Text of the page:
One Billion in Gold Bullion for the University of Texas

Recently by Robert Wenzel: How Fed Buying of Long Term Assets Could Lead to Wild Inflationary/Deflationary Swings and Perhaps Fed Bankruptcy

This is going to cause a few more people to take a look at gold as an investment. (And make overseas investors even more nervous about the dollar)

The University of Texas Investment Management Co., the second-largest U.S. academic endowment, took delivery of almost $1 billion in gold bullion and is storing the bars in a New York vault, according to the fund’s board, reports Bloomberg.

The decision to turn the fund’s investment into gold bars was influenced, according to Bloomberg, by Kyle Bass, a Dallas hedge fund manager and member of the endowment’s board, Zimmerman said yesterday at its annual meeting. Bass made $500 million on the U.S. subprime-mortgage collapse.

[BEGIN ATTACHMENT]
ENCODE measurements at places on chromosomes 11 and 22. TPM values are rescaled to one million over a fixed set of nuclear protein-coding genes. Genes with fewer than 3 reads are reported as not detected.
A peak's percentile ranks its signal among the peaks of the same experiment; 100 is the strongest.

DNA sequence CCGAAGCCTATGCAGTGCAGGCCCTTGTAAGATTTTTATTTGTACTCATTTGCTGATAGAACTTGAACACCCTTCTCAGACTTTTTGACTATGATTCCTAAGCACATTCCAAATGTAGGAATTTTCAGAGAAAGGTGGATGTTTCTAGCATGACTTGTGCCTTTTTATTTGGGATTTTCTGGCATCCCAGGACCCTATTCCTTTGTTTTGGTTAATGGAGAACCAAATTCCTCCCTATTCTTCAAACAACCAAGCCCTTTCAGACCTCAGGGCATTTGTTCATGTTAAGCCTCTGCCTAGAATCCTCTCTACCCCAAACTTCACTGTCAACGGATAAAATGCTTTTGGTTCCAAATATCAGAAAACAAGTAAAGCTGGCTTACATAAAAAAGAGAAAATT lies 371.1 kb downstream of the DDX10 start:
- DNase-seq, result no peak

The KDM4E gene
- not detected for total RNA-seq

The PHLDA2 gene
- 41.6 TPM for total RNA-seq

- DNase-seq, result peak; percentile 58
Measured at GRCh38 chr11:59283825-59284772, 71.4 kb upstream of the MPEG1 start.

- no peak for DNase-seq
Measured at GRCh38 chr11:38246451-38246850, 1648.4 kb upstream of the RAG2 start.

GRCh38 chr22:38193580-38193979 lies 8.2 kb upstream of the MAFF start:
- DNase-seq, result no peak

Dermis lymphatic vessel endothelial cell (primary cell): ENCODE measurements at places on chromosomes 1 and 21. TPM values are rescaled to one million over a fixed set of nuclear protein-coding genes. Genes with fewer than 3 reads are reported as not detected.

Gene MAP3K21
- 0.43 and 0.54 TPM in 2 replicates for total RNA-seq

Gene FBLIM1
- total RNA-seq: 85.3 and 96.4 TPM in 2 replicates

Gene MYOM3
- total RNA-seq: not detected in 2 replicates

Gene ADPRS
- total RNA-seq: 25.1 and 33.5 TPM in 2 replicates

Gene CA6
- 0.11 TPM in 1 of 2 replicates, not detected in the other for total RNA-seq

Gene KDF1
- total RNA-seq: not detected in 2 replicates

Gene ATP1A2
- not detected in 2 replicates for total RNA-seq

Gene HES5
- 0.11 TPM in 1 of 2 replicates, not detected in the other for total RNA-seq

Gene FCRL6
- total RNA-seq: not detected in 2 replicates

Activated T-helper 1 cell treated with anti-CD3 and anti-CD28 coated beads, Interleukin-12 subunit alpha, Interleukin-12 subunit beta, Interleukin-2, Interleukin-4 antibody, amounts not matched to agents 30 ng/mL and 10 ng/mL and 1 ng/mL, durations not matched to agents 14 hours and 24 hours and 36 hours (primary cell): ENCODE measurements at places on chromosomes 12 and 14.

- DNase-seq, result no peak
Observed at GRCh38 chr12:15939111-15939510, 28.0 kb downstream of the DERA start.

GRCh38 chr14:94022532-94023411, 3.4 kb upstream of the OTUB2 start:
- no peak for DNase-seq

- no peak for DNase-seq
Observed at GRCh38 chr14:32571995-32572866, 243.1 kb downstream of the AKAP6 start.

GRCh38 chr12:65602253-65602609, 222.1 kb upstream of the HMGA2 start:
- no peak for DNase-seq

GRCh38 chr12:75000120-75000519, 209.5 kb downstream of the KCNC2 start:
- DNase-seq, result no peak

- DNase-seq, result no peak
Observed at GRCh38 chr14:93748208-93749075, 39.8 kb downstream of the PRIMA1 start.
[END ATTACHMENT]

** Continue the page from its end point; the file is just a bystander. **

“Central banks are printing more money than they ever have, so what’s the value of money in terms of purchases of goods and services,” Bass said today in a telephone interview. “I look at gold as just another currency that they can’t print any more of.”

The fund, whose $19.9 billion in assets ranked it behind Harvard University’s endowment as of August, according to the National Association of College and University Business Officers, last year added about $500 million in gold investments to an existing stake, said Bruce Zimmerman, the endowment’s chief executive officer. The holdings reached about $987 million yesterday, as Comex futures closed at $1,486 an ounce.

The endowment, which oversees funds held by the University of Texas System and Texas A&M University, has 6,643 bars of bullion, or 664,300 ounces, in a Comex-registered vault in New York owned by HSBC Holdings Plc, the London-based bank, according to a report distributed at yesterday’s meeting in Austin.

Contrast this investment against the trades made by Harvard under the then-guidance of former Obama advisor Larry Summers, where Harvard’s derivative trading resulted in billions in losses.

Reprinted with permission from the Economic Policy Journal.

2011 Economic Policy Journal